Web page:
Energy demand increases as Uganda faces load shedding
Posted Tuesday, December 17 2013 at 00:00
Several areas on the main grid which consume 97 per cent of electricity produced continue to experience power blackouts.
Panic gripped the country between December 3 and 6, when two of the five turbines of the newly-constructed 250 Megawatts (MW) Bujagali Hydropower Power Dam shut down due to a technical fault.
Places in and out of the central business district started experiencing loadshedding for long hours and the majority power distributor Umeme, revitalised its call to government to switch to thermal generation plants as the alternative.
One turbine reportedly produces a total of 50MWs but critics have maintained that the dam does not produce up to the installed capacity. One turbine was later restored but another broke down, and Bujagali Energy Ltd management has since remarked that the entire episode was a result of the scheduled maintenance works.
Several areas on the main grid which consume 97 per cent of electricity produced are still experiencing blackouts and according to Mr Henry Rugamba, the head of communications at Umeme, “this is a big cause for worry.”
Mr Rugamba notes that current power generation in the country is not enough while considering such periodical breakdowns in production.
Tough times ahead
“Between now and 2018, the country is headed for the tough times because current generation cannot sustain demand,” he says, adding,
With projects like Karuma (600MWs), Ayago and Agago hydro power stations in the offing, Mr Rugamba adds that as the distributor [Umeme], they raised the ‘red flag’ over the current crisis which “will affect the expanding economy.”
Against this backdrop, Umeme feels the need to switch on the thermal plants which the Electricity Regulatory Authority (ERA) suspended last year due to exorbitant costs after electricity subsidies were crapped by government.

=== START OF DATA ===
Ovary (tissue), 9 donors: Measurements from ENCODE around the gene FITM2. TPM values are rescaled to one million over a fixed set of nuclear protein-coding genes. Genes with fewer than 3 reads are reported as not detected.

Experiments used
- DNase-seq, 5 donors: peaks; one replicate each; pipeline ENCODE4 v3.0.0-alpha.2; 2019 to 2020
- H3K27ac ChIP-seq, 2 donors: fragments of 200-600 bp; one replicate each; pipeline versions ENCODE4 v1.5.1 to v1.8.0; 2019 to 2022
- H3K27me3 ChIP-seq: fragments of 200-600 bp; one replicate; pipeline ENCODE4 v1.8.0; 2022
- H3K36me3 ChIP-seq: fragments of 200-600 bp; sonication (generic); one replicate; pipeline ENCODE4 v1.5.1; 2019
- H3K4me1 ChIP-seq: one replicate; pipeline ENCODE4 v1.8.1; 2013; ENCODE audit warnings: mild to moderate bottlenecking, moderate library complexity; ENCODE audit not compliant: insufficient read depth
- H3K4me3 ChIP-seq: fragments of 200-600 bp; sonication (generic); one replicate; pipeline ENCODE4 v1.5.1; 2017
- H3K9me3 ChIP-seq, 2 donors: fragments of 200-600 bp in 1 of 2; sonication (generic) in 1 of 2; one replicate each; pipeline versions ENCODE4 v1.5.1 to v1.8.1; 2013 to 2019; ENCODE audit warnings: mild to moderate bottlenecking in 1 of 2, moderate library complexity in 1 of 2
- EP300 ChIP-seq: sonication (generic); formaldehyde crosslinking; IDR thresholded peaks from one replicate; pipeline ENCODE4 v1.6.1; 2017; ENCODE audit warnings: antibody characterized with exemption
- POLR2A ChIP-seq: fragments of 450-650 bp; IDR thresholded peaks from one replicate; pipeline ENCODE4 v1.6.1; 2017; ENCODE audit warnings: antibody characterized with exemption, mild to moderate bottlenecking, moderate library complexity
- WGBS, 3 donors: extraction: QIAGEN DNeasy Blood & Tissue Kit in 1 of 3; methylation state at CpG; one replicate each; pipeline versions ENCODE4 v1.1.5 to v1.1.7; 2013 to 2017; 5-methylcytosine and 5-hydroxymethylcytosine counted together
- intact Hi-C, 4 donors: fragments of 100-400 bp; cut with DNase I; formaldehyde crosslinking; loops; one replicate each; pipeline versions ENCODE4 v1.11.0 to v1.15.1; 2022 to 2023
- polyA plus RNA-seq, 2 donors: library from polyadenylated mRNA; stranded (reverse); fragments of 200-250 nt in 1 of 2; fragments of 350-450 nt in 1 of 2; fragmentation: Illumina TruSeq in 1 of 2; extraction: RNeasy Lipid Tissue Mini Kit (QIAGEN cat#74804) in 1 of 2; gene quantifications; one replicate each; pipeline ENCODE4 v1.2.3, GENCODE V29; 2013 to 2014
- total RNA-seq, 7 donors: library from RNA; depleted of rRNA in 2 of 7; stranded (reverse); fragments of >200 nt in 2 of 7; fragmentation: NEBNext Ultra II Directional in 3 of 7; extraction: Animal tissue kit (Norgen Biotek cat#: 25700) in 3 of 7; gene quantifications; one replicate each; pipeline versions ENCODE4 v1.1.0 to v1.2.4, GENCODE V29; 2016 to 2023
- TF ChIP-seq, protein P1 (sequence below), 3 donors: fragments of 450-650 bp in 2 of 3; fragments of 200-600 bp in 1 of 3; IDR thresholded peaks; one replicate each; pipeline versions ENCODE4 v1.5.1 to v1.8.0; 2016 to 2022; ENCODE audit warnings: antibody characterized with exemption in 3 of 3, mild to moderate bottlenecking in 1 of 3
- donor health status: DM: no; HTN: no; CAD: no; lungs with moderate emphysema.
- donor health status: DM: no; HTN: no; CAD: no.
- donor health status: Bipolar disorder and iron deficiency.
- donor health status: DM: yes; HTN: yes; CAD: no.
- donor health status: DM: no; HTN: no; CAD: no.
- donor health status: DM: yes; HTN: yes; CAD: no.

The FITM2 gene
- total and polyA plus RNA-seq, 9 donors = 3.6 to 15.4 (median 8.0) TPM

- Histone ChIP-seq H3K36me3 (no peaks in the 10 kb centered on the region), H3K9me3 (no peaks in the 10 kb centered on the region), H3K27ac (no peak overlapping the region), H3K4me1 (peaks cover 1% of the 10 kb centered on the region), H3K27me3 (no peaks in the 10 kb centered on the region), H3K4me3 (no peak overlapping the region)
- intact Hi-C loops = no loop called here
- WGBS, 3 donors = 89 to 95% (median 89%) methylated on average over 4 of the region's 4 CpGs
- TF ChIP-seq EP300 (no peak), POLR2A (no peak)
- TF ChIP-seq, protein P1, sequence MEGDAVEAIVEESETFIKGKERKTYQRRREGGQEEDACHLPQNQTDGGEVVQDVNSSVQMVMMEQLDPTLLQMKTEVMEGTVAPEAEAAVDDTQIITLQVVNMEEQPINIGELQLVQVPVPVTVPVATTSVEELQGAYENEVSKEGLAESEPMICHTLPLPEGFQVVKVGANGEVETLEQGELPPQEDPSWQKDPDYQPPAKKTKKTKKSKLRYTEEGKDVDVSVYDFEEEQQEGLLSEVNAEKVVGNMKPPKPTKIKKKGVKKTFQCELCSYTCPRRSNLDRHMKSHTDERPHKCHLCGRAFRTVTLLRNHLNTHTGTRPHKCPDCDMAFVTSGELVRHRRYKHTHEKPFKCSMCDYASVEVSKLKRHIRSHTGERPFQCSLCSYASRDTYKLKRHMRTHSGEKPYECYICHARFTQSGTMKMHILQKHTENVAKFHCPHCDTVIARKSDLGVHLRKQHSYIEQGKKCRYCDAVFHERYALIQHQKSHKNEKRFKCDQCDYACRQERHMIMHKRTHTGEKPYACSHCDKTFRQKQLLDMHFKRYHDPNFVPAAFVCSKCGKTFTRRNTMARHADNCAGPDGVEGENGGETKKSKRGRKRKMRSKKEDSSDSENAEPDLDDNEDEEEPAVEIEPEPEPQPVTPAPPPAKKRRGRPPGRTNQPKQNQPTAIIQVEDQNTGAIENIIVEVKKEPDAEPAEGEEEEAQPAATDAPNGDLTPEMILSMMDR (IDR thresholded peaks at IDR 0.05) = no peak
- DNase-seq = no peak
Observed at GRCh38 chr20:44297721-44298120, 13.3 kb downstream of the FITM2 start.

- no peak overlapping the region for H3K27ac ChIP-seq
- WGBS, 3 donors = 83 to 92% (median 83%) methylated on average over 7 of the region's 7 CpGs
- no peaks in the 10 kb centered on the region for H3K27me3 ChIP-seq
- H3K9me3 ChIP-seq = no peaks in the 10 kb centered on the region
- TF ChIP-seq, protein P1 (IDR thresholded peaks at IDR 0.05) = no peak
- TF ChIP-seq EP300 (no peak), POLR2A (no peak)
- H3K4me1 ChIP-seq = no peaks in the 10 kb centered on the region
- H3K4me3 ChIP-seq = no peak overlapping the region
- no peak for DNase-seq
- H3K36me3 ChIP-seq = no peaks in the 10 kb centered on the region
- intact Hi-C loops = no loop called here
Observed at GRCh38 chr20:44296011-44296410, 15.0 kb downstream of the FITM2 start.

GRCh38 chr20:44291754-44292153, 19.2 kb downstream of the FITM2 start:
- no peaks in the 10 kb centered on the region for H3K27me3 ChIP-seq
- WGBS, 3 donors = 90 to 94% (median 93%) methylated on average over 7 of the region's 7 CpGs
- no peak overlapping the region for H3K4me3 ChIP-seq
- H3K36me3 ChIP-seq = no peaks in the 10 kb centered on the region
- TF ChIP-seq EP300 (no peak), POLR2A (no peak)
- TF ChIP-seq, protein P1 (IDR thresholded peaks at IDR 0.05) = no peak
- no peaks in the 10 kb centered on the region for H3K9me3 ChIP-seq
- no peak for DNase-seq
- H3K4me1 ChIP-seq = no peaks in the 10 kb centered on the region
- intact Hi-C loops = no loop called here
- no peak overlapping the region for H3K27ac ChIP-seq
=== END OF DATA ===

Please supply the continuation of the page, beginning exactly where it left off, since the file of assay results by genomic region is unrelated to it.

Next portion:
The thermal generation plants are; Aggrekko Lugogo (50MW) Namanve (50MW) and Mutundwe (50MW).
Latest revelations show that the distributors have caused a wave of anxiety amongst Ugandans on the sustainability of the current power supply.
But state minister for Energy Simon D’juanga told this newspaper recently that the reported load shedding was temporary and should not worry Ugandans.
“I am not saying supply is enough but at least it can take us up to the commissioning of projects like Karuma,” he said.
In the late 1990s, government controversially unbundled the monopoly state-run Uganda Electricity Board (UEB) to create efficiency in the electricity sector, which critics say has not been realised.
The unbundling led to enactment of a new Electricity Act of 1999 and the birth of Uganda Electricity Generation Company Limited (UEGCL), Uganda Electricity Transmission Company Limited (UETCL) and Uganda Electricity Distribution Company Limited (UEDCL).
The country’s electricity woes have been pinned on Umeme and a recent study by a Parliamentary Ad Hoc Committee on Energy recommended the termination of Umeme contract, a process which has since been mixed up in politics and “bribery allegations.”